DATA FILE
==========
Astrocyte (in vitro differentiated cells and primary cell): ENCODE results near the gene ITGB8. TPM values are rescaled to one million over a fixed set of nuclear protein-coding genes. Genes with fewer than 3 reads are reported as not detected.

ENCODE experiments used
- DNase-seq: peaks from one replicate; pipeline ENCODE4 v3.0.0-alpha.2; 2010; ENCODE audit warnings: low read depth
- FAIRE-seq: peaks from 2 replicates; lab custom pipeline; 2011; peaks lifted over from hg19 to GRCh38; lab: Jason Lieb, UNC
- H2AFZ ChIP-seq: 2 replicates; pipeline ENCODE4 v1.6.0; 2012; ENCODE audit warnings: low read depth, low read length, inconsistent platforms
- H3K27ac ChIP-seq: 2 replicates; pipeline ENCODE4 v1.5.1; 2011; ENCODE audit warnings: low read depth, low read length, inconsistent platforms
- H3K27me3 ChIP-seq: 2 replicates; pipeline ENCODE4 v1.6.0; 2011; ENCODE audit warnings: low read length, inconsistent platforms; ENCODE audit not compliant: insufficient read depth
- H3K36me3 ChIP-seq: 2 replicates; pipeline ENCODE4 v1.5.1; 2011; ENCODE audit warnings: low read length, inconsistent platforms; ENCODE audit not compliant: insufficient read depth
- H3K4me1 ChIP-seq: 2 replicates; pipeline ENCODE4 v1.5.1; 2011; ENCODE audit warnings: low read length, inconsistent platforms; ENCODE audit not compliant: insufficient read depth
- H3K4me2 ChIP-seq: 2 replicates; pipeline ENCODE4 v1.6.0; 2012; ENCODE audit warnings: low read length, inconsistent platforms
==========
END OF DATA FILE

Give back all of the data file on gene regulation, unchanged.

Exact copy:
Astrocyte (in vitro differentiated cells and primary cell): ENCODE results near the gene ITGB8. TPM values are rescaled to one million over a fixed set of nuclear protein-coding genes. Genes with fewer than 3 reads are reported as not detected.

ENCODE experiments used
- DNase-seq: peaks from one replicate; pipeline ENCODE4 v3.0.0-alpha.2; 2010; ENCODE audit warnings: low read depth
- FAIRE-seq: peaks from 2 replicates; lab custom pipeline; 2011; peaks lifted over from hg19 to GRCh38; lab: Jason Lieb, UNC
- H2AFZ ChIP-seq: 2 replicates; pipeline ENCODE4 v1.6.0; 2012; ENCODE audit warnings: low read depth, low read length, inconsistent platforms
- H3K27ac ChIP-seq: 2 replicates; pipeline ENCODE4 v1.5.1; 2011; ENCODE audit warnings: low read depth, low read length, inconsistent platforms
- H3K27me3 ChIP-seq: 2 replicates; pipeline ENCODE4 v1.6.0; 2011; ENCODE audit warnings: low read length, inconsistent platforms; ENCODE audit not compliant: insufficient read depth
- H3K36me3 ChIP-seq: 2 replicates; pipeline ENCODE4 v1.5.1; 2011; ENCODE audit warnings: low read length, inconsistent platforms; ENCODE audit not compliant: insufficient read depth
- H3K4me1 ChIP-seq: 2 replicates; pipeline ENCODE4 v1.5.1; 2011; ENCODE audit warnings: low read length, inconsistent platforms; ENCODE audit not compliant: insufficient read depth
- H3K4me2 ChIP-seq: 2 replicates; pipeline ENCODE4 v1.6.0; 2012; ENCODE audit warnings: low read length, inconsistent platforms